I found the coconut oil didn't add much of a coconut flavor and it was a bit difficult to work with alone making the crumble. In the end I would recommend more almond meal (2 more oz) with the amount of coconut oil I used or do the mixture like Methuselah used with lard.

Appearance
The only slightly disappointing thing is how it looked. Not nearly as nice as yours (I have the pics to prove it). It could have been the almond meal but I believe the lard you used also helped in the browning effect of the crumble - mine didn't brown much even uncovered for the whole 35 minutes. I may also have made the crumble too early and it got a little 'wet' by the time it went on top - more like oatmeal than crumbs at that point.

Overall
Overall, as I said it was really good - nice mixture of flavors and consistency. The fact my wife was ok with it is the best part because she is a huge dessert fan but was excited how good it was (and of course, how it might taste on some ice cream)

Enjoy!

Methuselah said...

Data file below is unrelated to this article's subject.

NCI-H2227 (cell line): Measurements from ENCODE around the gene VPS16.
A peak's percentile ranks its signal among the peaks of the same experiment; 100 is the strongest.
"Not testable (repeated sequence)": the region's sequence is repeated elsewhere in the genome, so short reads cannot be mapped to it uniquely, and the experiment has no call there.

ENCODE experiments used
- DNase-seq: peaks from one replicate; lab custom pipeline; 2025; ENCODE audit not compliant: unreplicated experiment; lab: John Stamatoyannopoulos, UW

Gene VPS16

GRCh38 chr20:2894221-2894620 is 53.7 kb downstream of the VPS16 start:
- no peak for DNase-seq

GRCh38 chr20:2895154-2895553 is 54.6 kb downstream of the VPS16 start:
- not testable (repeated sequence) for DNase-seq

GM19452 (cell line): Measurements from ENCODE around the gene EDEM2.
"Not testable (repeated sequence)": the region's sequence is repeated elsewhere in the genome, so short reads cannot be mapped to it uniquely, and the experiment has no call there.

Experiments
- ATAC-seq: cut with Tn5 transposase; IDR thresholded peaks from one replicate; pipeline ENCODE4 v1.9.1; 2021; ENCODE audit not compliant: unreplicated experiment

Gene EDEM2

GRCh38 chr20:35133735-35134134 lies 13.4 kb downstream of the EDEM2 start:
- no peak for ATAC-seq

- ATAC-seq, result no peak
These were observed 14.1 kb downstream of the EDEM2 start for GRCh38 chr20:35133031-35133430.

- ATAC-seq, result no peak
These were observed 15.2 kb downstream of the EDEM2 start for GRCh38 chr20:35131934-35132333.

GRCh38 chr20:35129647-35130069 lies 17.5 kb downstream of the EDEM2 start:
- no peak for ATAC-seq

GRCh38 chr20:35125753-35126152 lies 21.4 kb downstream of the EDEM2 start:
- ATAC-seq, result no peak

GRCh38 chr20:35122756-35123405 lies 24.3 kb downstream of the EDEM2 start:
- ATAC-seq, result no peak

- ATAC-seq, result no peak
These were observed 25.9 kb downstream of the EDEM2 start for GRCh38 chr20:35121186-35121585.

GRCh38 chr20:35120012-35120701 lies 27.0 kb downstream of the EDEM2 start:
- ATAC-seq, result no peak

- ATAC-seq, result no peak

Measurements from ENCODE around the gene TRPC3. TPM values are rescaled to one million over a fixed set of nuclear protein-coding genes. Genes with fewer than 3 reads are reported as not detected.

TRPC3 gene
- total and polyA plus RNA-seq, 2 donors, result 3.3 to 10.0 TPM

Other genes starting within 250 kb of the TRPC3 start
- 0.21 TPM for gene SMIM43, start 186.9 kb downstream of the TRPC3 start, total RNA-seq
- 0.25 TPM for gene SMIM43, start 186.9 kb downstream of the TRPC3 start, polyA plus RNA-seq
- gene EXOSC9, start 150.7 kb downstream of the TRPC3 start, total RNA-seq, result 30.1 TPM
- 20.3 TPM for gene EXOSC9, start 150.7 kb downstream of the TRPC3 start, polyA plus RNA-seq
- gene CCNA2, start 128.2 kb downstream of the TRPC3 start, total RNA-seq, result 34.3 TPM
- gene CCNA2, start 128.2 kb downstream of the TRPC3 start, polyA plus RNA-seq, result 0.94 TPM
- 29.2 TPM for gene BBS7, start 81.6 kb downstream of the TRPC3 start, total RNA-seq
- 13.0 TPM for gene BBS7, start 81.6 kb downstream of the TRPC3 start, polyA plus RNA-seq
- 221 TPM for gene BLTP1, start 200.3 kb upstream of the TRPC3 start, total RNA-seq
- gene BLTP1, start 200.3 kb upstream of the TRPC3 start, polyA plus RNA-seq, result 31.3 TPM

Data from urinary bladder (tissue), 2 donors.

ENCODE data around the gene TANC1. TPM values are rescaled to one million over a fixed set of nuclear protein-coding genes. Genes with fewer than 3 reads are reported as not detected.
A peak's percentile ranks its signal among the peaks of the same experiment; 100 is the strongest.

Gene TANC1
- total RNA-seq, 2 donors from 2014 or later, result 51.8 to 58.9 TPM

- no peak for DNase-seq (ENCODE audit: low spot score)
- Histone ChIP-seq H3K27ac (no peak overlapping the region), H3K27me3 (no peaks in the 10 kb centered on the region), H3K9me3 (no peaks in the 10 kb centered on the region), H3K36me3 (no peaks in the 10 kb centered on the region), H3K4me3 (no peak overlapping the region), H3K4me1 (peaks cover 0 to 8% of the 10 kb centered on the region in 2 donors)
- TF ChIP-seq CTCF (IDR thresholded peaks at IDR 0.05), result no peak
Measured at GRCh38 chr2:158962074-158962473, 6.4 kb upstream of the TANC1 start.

Kaveman - thanks for that. I still have a packet of chestnut flour burning a hole in my cupboard, but after your thorough account of using almond meal I am tempted to try that route next. The choice between an artificial sweetener with a low-carb flour (almond) versus a high-carb flour (chestnut) with no artificial sweetener is a tricky one. But I am really interested to see what the almond flour tastes like.

BobbiMac said...

hi
i'm a raw vegan and often make fruit crumbles in the dehydrator. we use ground nuts (ground in a food processor) instead of flour and honey and fresh medjool dates instead of sugar or sweetener. you need a food processor to make it but its delicious and never makes me feel ill. an artificial sweetener would make me feel very ill.

Methuselah said...

BobbiMac - sounds nice. I may have to try the crushed nuts idea.

Blog Widget by LinkWithin